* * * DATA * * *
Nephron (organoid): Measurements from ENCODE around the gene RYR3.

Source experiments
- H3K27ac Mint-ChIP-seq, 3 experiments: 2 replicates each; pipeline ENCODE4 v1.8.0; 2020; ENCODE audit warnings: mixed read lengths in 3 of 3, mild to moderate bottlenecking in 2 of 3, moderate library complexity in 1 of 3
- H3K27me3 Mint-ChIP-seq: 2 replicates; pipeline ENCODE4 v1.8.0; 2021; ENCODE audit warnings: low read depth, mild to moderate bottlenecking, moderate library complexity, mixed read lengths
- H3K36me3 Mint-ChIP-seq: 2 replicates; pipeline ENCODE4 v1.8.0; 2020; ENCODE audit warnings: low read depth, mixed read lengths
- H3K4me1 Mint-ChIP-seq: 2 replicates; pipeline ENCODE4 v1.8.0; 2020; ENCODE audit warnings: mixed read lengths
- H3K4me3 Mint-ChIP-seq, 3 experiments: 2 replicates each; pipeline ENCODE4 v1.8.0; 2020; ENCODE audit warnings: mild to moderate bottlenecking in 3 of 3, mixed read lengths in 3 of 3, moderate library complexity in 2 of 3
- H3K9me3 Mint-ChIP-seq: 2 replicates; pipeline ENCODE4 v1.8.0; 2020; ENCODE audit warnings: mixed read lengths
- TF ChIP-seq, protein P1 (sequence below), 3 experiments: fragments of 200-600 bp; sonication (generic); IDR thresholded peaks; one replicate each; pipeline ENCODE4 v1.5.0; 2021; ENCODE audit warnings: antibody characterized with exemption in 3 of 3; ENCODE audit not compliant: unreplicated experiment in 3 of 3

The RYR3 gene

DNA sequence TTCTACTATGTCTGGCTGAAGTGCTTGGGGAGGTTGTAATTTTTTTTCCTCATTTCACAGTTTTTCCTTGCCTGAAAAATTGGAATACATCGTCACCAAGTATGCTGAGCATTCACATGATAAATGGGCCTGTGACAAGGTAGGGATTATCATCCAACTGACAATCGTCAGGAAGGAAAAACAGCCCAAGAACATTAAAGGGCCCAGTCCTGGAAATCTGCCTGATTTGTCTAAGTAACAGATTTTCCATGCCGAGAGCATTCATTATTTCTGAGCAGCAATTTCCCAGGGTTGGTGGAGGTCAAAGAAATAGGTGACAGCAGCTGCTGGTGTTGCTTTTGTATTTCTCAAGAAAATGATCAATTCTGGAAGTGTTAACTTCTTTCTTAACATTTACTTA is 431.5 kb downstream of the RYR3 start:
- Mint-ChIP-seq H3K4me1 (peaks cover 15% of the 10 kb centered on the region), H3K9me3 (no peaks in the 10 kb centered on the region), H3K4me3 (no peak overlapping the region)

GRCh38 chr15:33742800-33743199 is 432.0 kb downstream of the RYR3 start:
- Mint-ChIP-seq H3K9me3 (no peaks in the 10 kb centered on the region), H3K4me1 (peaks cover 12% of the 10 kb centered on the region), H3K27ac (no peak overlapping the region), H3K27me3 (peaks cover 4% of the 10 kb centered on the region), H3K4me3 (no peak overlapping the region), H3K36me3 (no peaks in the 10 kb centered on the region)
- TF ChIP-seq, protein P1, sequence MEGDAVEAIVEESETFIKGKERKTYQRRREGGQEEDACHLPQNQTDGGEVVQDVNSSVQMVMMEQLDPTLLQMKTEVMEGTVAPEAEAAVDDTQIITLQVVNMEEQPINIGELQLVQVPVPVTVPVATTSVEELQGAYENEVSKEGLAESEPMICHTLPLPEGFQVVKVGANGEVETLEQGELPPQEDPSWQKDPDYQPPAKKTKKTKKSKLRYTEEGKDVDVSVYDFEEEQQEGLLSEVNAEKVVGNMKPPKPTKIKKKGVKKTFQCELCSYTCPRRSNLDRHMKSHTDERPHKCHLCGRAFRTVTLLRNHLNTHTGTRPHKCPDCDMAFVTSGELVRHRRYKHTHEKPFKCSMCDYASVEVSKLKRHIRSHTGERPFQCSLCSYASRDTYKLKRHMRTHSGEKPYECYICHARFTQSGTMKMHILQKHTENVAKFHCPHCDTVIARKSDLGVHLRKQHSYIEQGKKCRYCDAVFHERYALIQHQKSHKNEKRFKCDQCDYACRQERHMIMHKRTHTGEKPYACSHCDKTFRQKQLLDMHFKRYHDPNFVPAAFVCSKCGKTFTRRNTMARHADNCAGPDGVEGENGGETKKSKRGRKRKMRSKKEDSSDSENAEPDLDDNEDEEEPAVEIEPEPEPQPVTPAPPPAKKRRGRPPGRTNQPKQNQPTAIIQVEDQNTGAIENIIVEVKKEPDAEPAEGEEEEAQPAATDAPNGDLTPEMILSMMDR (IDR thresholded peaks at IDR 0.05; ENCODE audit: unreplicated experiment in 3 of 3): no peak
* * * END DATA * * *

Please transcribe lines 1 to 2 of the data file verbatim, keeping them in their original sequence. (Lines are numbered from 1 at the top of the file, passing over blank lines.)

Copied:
Nephron (organoid): Measurements from ENCODE around the gene RYR3.

Source experiments